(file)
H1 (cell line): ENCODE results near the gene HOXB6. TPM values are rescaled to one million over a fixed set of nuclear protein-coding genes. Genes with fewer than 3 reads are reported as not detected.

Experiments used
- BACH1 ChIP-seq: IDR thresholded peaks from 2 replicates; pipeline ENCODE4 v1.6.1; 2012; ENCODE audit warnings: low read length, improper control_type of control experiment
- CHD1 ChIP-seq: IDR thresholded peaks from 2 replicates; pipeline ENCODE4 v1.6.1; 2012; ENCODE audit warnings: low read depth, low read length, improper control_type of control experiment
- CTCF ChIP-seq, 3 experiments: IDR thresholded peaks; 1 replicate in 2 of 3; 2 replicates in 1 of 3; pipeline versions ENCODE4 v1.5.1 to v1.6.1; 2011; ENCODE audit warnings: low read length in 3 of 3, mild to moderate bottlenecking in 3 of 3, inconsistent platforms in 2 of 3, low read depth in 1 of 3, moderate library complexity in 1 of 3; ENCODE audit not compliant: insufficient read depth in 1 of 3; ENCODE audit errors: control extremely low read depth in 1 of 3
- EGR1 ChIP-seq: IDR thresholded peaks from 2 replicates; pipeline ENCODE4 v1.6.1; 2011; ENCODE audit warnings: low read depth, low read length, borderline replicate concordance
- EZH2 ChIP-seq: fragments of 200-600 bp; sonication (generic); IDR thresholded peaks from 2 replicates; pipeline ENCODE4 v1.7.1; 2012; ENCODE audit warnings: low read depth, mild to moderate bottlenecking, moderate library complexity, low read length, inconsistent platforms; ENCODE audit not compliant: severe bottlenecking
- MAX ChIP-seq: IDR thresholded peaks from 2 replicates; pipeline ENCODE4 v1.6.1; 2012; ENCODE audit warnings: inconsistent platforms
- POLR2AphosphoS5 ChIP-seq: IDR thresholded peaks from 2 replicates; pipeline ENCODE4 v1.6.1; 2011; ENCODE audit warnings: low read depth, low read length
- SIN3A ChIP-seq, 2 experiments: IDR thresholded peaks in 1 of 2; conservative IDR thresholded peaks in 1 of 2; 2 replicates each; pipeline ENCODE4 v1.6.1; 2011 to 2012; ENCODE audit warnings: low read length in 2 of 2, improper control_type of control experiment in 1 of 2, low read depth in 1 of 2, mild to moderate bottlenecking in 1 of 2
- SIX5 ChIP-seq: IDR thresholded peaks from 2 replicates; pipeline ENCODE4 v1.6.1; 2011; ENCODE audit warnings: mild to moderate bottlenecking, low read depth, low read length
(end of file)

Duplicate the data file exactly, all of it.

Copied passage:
H1 (cell line): ENCODE results near the gene HOXB6. TPM values are rescaled to one million over a fixed set of nuclear protein-coding genes. Genes with fewer than 3 reads are reported as not detected.

Experiments used
- BACH1 ChIP-seq: IDR thresholded peaks from 2 replicates; pipeline ENCODE4 v1.6.1; 2012; ENCODE audit warnings: low read length, improper control_type of control experiment
- CHD1 ChIP-seq: IDR thresholded peaks from 2 replicates; pipeline ENCODE4 v1.6.1; 2012; ENCODE audit warnings: low read depth, low read length, improper control_type of control experiment
- CTCF ChIP-seq, 3 experiments: IDR thresholded peaks; 1 replicate in 2 of 3; 2 replicates in 1 of 3; pipeline versions ENCODE4 v1.5.1 to v1.6.1; 2011; ENCODE audit warnings: low read length in 3 of 3, mild to moderate bottlenecking in 3 of 3, inconsistent platforms in 2 of 3, low read depth in 1 of 3, moderate library complexity in 1 of 3; ENCODE audit not compliant: insufficient read depth in 1 of 3; ENCODE audit errors: control extremely low read depth in 1 of 3
- EGR1 ChIP-seq: IDR thresholded peaks from 2 replicates; pipeline ENCODE4 v1.6.1; 2011; ENCODE audit warnings: low read depth, low read length, borderline replicate concordance
- EZH2 ChIP-seq: fragments of 200-600 bp; sonication (generic); IDR thresholded peaks from 2 replicates; pipeline ENCODE4 v1.7.1; 2012; ENCODE audit warnings: low read depth, mild to moderate bottlenecking, moderate library complexity, low read length, inconsistent platforms; ENCODE audit not compliant: severe bottlenecking
- MAX ChIP-seq: IDR thresholded peaks from 2 replicates; pipeline ENCODE4 v1.6.1; 2012; ENCODE audit warnings: inconsistent platforms
- POLR2AphosphoS5 ChIP-seq: IDR thresholded peaks from 2 replicates; pipeline ENCODE4 v1.6.1; 2011; ENCODE audit warnings: low read depth, low read length
- SIN3A ChIP-seq, 2 experiments: IDR thresholded peaks in 1 of 2; conservative IDR thresholded peaks in 1 of 2; 2 replicates each; pipeline ENCODE4 v1.6.1; 2011 to 2012; ENCODE audit warnings: low read length in 2 of 2, improper control_type of control experiment in 1 of 2, low read depth in 1 of 2, mild to moderate bottlenecking in 1 of 2
- SIX5 ChIP-seq: IDR thresholded peaks from 2 replicates; pipeline ENCODE4 v1.6.1; 2011; ENCODE audit warnings: mild to moderate bottlenecking, low read depth, low read length